Quick-serve pizza traffic thrives; overall US restaurant traffic slows
If you're a quick-serve pizza brand, you're probably not feeling the pinch that most other fast casual and higher service category pizza concepts are seeing in the U.S., according to the latest global foodservice traffic growth data report from NPD Group. The report found that most of the growth in U.S. and global restaurant traffic in Q2 came from quick-serve brands, which, of course, includes QSR pizza brands. Overall traffic was down in the U.S., but up worldwide, a news release said.
Worldwide though, the NPD analysis of restaurant traffic showed growth, and indicated that the U.S. was the only exception to an overall upward trend in restaurant business worldwide. Outside the U.S., foodservice markets across the world reported various degrees of visit growth in Q2.
European markets continued their solid recovery, while the previously recession-mired countries of Brazil and Russia have regained more solid footing, the release said. Korea also posted a very solid traffic gain.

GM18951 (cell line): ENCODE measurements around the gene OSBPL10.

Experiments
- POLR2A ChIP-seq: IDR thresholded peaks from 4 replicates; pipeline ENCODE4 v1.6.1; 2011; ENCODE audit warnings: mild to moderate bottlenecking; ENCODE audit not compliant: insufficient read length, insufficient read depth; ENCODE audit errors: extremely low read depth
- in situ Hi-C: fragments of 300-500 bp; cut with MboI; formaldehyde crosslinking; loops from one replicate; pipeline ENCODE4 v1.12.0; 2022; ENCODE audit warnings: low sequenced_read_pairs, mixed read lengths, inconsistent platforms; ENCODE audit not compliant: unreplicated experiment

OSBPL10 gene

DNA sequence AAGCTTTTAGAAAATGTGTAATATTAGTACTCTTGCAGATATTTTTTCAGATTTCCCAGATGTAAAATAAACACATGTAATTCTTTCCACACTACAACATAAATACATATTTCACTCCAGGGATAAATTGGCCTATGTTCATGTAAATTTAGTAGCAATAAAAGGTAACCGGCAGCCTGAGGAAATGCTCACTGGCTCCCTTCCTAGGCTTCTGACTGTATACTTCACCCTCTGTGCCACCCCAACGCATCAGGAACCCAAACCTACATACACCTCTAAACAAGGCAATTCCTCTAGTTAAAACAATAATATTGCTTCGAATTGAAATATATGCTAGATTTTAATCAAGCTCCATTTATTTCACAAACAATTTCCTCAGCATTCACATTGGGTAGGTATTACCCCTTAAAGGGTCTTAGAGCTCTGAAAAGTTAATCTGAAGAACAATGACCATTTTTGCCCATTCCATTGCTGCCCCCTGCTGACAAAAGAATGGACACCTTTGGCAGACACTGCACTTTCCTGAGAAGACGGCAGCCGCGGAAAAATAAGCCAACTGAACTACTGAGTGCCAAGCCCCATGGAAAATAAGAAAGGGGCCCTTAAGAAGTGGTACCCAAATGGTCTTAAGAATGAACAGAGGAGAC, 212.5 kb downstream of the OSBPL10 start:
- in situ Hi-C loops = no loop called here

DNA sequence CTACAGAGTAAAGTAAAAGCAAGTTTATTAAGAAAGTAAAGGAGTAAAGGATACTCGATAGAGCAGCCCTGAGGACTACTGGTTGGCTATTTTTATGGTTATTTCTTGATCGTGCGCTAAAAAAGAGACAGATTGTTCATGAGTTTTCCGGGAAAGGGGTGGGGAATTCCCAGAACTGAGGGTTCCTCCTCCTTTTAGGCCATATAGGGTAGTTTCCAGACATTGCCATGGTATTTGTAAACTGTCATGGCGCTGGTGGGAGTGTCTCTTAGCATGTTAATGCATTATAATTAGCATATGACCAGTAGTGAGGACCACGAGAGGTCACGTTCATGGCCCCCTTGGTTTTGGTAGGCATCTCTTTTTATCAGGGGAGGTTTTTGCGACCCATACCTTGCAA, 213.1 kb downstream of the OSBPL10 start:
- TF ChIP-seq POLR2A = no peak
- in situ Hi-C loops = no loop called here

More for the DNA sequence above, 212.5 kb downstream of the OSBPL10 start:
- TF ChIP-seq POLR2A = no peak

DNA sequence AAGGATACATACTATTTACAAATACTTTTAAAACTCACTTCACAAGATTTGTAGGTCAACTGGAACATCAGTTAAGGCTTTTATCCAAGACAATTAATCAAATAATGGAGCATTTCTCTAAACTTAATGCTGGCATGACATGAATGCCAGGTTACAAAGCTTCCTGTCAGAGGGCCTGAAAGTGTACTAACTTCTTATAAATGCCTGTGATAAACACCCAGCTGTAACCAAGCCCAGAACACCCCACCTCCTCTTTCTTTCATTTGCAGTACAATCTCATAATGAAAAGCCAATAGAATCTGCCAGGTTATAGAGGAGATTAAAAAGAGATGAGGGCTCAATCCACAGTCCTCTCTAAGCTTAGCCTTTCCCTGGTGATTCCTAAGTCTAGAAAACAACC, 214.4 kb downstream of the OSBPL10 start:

Total visits to U.S. restaurants and foodservice outlets declined by 1 percent, equaling a loss of 94.5 million visits in the quarter compared to year ago, according to NPD Group's Crest, which tracks consumer use of foodservice outlets in Australia, Brazil, Canada, China, France, Germany, Great Britain, Italy, Japan, Korea, Russia, Spain and the U.S.
"It has been awhile since we've seen such broad-based traffic growth across the globe, which makes future quarters look promising," NPD Group Global Foodservice Senior Vice President Bob O'Brien, said in the release.
"Although most of the visit growth is from quick service — meaning smaller average check sizes — it's a sign that consumers are gaining financial confidence and taking advantage of the convenience foodservice offers."
Consumers responded positively to the advantageous pricing, aggressive unit expansion and advertising of QSR chains and outlets, according to NPD. The growing interest in foodservice delivery services, mobile ordering and payment around the world was also a driver of foodservice growth in the quarter. In every market NPD tracks, virtually all the growth in the past couple of years has come from mobile or internet services.
Though morning meal options are driving some growth, NPD said that particular daypart simply cannot drive overall growth like other later meals can. Lunch traffic did increase in Brazil, China, Russia, and Spain, but declined in all other countries. Visits at dinner were flat to up in most countries, with the exception of Australia, Canada and the U.S.
Companies: The NPD Group, Inc.